Our coffee on campus: for the common good

We're changing for good image

Some of you may have noticed the UCSA cafes seems to have switched coffee suppliers. Out with Jailbreaker Roastery, and in with Common Good Coffee Roasters. But what you may not have realised… is it is still the same supplier, just rebranded! (which explains why it still tastes so delicious…)

Change is good. Same coffee, same people, new name, bigger story!

So why do we love Common Good Coffee so much?

  • It’s Fair Trade certified (and as a Fair Trade accredited university, we would drink no less)
  • It’s organic (no nasties)
  • Its delicious (obviously)
  • Its roasted locally (just down the road at Addington Coffee Co-op in fact)
  • Plus, we know exactly where the beans come from (the Ethiopian Sidamo bean in there comes from Oromia Coffee Farmers Cooperative Union, with premiums from coffee exports returned directly to farmers, and also used to fund initiatives such as food security and organic farming programs)
  • And finally, all Common Good’s profits are reinvested back into communities around the world (ok.. tell us more)

Fairtrade-Brand-Logo-POS

Common Good Coffee Roasters is part of a bigger picture. MUCH bigger in fact. They are part of a wider business called Common Good, which acts as a vehicle to give consumers, producers and their communities the ability to make the changes in their lives that they wanted to see.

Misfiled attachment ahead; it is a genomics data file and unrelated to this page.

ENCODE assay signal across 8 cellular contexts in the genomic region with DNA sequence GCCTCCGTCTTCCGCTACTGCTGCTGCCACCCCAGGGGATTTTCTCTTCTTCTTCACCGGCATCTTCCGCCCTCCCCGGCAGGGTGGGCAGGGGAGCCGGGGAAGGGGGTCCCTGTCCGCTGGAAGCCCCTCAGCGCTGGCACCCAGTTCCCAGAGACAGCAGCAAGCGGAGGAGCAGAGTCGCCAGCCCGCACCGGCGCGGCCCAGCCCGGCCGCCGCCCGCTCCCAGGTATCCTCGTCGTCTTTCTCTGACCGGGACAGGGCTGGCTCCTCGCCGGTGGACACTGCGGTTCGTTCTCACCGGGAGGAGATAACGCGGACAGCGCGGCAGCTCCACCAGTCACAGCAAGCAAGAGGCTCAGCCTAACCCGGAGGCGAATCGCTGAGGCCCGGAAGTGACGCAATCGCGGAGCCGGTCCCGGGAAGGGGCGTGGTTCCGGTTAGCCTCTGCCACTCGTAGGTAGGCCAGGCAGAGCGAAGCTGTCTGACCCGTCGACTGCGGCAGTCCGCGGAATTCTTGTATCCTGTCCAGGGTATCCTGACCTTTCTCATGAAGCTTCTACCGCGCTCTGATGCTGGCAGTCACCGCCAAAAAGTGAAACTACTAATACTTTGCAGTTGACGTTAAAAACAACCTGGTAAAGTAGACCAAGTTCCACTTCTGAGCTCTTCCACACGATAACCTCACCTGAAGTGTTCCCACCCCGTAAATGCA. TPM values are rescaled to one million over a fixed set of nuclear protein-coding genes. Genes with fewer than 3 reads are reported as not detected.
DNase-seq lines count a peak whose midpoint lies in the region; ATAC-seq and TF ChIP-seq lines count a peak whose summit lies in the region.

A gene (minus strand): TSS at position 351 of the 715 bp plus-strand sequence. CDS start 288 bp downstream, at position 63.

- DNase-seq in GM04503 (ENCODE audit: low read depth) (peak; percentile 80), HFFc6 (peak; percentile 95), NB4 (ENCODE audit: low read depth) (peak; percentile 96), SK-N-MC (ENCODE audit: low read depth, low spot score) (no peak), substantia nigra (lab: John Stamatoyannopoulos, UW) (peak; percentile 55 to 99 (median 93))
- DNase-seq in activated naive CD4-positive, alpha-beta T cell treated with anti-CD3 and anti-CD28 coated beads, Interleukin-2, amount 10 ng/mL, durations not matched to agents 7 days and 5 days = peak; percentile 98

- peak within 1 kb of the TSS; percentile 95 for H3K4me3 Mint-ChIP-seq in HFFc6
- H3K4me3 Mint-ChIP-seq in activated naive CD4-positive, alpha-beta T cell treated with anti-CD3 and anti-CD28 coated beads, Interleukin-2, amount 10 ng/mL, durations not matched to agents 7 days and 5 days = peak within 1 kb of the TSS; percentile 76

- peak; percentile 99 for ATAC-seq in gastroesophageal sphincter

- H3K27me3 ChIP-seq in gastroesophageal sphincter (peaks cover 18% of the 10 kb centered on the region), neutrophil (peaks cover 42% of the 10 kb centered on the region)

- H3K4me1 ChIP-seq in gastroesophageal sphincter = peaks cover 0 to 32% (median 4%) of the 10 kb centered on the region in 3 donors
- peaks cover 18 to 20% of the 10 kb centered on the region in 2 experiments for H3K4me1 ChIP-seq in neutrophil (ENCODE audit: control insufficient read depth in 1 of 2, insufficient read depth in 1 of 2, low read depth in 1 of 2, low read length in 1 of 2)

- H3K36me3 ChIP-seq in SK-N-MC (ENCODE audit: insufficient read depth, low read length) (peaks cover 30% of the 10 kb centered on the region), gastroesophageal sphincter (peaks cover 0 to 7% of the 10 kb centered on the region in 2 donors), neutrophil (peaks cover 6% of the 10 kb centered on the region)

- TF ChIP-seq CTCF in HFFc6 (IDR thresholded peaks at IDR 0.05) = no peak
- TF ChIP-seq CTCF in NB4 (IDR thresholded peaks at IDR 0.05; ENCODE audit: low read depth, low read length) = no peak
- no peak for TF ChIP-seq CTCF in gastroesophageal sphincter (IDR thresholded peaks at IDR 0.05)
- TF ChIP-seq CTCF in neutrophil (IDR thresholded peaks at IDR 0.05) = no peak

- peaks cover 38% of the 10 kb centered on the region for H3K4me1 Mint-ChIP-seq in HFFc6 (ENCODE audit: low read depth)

They began this journey 10 years ago, under the familiar names of Jailbreaker Coffee Roastery, Liminal Apparel, and Addington Coffee Co-op, roasting and making the delicious coffee you drink on campus, and also providing ethically made tee-shirts and bags. Over 1 million coffees, untold tons of coffee beans, and thousands of ethical tee’s and bags later, they were ready for the next step. Part of the business is now shifted and based in Kolkata, India, where the team behind your daily coffee has been creating jobs and employment for women in their communities, through their apparel and wristband business, now called Common Good Apparel.

Excited? Inspired? Still have questions? Check out their website, to see and learn more about how they are doing business for good. Or: follow them on Facebook and Instagram on @commongoodcoffeenz